Every so often Hollywood releases a movie that makes you ask: why did they ever make this? Not because of any ineptitude but because of its unfamiliar subject. Now we have Trumbo, starring Bryan (Breaking Bad) Cranston, a movie about a screenwriter who died nearly 40 years ago. A man with a sharp pen, a sharper tongue, one of the most highly paid script developers in the industry and someone virtually unknown outside the self-perpetuating lore of Hollywood.

They made this movie because it’s an unbelievable story about an unbelievable time in American history when the Bill of Rights was chopped and cut to fit a cause. And if we don’t know about this dark chapter we are doomed to repeat it. Dalton Trumbo received Best Story Oscars for two films in the 1950s — Roman Holiday and The Brave One. The point of Trumbo is that no one was supposed to know he hatched those ideas and he was also not allowed to accept the Oscars.

This is the story of politics run amok and the triumph of hypocrisy. It became the basis for Hollywood On Trial, the film I wrote 40 years ago, the documentary that featured the star of my previous column – Ronald Reagan. This film also featured an extensive interview with Dalton Trumbo. It was a pleasure to know him, no matter how brief.

When the House Committee on Un-American Activities in the grips of Cold War paranoia in 1947 came looking for the “Red Menace” in our movie industry, they came up against 10 witnesses who stood on their First Amendment rights and challenged the right of the committee to exist. These men became known as the Hollywood Ten. Cited for contempt of Congress, they all did prison time. One of them was Trumbo, within the group the most well-known and most acerbic. He told me he couldn’t complain about the charge against him for he indeed had contempt for that Congress “and for several since.”

Trumbo, like many others at that time, was criticized for being “prematurely anti-fascist.” This meant back in the 1930s he may have been a member of the Communist Party when that wasn’t illegal and may have supported Spanish Loyalists against Franco who was backed by Hitler when the U.S. chose not to get involved. Of course, by the end of the 1940s all that had changed. Now he was suspect. Now he was blacklisted. Hollywood let it be known that the man who wrote hits like Kitty Foyle, A Guy Named Joe, Thirty Seconds Over Tokyo and Our Vines Have Tender Grapes was unemployable.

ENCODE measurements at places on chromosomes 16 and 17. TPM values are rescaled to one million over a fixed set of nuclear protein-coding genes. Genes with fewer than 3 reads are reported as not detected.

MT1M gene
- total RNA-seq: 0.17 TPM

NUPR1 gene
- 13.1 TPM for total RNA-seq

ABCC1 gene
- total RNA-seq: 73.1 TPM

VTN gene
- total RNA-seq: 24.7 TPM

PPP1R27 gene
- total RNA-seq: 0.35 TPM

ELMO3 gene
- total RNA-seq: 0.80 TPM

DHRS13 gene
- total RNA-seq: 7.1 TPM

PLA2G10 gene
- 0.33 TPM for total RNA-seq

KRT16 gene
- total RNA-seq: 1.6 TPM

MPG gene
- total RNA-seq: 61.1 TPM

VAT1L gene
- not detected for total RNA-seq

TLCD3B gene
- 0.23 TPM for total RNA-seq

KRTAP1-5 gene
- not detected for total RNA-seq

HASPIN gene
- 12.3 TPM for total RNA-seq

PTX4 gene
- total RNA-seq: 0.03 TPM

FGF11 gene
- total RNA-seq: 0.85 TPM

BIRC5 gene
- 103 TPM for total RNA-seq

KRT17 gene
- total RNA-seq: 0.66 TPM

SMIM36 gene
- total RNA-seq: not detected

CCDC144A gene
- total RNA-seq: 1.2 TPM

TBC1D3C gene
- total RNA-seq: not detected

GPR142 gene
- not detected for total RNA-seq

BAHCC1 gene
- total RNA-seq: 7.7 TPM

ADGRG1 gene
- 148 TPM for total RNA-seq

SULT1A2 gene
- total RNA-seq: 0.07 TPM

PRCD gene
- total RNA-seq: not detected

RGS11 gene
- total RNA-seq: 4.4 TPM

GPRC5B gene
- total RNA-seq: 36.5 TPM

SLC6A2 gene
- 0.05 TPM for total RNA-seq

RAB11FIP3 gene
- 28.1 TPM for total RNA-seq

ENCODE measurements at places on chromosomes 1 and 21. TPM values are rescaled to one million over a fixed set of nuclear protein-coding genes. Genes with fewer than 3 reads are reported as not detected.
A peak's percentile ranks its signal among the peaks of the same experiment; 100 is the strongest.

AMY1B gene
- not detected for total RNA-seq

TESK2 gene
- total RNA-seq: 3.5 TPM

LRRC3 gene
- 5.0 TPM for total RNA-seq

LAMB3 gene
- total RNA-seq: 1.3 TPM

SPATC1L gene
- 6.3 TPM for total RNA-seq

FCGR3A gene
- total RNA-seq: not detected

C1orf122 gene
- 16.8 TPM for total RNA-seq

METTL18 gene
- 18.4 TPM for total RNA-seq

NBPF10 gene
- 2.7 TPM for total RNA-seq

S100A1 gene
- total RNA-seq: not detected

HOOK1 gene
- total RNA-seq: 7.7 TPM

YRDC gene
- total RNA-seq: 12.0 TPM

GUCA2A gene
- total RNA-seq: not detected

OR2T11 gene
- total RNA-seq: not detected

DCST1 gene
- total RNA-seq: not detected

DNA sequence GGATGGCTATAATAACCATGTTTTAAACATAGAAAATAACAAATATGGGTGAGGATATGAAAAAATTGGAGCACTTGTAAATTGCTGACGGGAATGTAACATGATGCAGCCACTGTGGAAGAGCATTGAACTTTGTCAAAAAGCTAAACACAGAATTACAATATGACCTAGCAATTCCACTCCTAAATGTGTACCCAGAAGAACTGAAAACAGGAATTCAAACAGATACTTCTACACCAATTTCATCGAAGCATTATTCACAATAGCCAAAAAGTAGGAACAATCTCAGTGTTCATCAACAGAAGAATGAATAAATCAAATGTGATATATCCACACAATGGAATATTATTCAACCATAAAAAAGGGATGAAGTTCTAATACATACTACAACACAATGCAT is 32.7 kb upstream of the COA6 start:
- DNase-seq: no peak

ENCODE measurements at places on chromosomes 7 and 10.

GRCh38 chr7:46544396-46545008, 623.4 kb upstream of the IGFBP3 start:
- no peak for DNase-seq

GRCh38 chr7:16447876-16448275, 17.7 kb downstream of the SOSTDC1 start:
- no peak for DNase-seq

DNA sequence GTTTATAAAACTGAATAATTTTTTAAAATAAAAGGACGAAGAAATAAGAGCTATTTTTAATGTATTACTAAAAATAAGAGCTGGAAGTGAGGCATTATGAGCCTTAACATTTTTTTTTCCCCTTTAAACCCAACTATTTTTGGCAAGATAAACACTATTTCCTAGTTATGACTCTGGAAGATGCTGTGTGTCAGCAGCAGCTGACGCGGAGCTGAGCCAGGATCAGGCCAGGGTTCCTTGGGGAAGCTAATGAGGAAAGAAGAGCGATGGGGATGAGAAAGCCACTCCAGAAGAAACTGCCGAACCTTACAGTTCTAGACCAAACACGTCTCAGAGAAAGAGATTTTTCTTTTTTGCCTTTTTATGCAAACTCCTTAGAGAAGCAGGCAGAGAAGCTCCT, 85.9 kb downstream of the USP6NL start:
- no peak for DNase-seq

But was he really? Trumbo understood Hollywood was a business and politics was just a game. So he employed “fronts” — writers who claimed to be doing his scripts and could be the faces at studio meetings. For 15 years there was a lot of winking going on, until hypocrisy tripped on the red carpet. At the 1957 Oscar telecast when Robert Rich was announced as the Best Story winner for The Brave One, the tale of a boy trying to keep his pet bull out of Mexico’s killing rings, producer Jesse Lasky Jr. accepted the statuette. Trumbo let it be known surreptitiously that he was Robert Rich and that quite possibly he had written other hits under other names. There was a collective gulp behind the scenes. Had the blacklist been whitewashed? Had everyone had enough of the charade?

It all came to a head in 1960 when Trumbo found himself hired under the table for Exodus and Spartacus. When I met with him, Trumbo joked how producer/director Otto Preminger, who had a reputation as a Teutonic taskmaster, worked with him on the Exodus script.

In my interview with him, Trumbo recounted his conversation with Preminger: “He said ‘some of these scenes don’t have your spark. And we must have your spark or I will tell everyone you wrote this.’ I told him if every scene were brilliant, no one would be able to sit through it. It’d be boring. He then said, ‘I will tell you what - make them all brilliant and I will direct unevenly.’ He then called me (Jan. 20, 1960) to tell me The New York Times had it on page one that he announced I was the writer for Exodus.”

Trumbo laughed. “I said then you must really hate the script.” Soon afterwards, producer-star Kirk Douglas told the world that Trumbo wrote Spartacus. Over the next two years the blacklist crumbled as duplicity exposed itself and lawsuits appeared.

Fumbling and stumbling, Hollywood studio bosses admitted that maybe some movies did get written by unemployable writers. But how were they to see past the pseudonyms and the fronts? A year before he died, Trumbo finally got the Oscar inscribed to Robert Rich. His widow received the one for Roman Holiday.

Hypocrisy was good business. CBS forced its number one star, Lucille Ball, to hold a press conference to say she had only joined the Communist Party to make her grandfather happy on his deathbed. She then quit the party. Obviously, CBS and the U.S. continued to love Lucy. And when successful playwright Arthur Miller answered his subpoena by showing up at the HUAC hearings with his new wife, Marilyn Monroe, on his arm, nobody was looking at him anymore. In short, in show business the color green meant more than the color red.

Trumbo screens on Saturday and Sunday at the Capawock Theatre.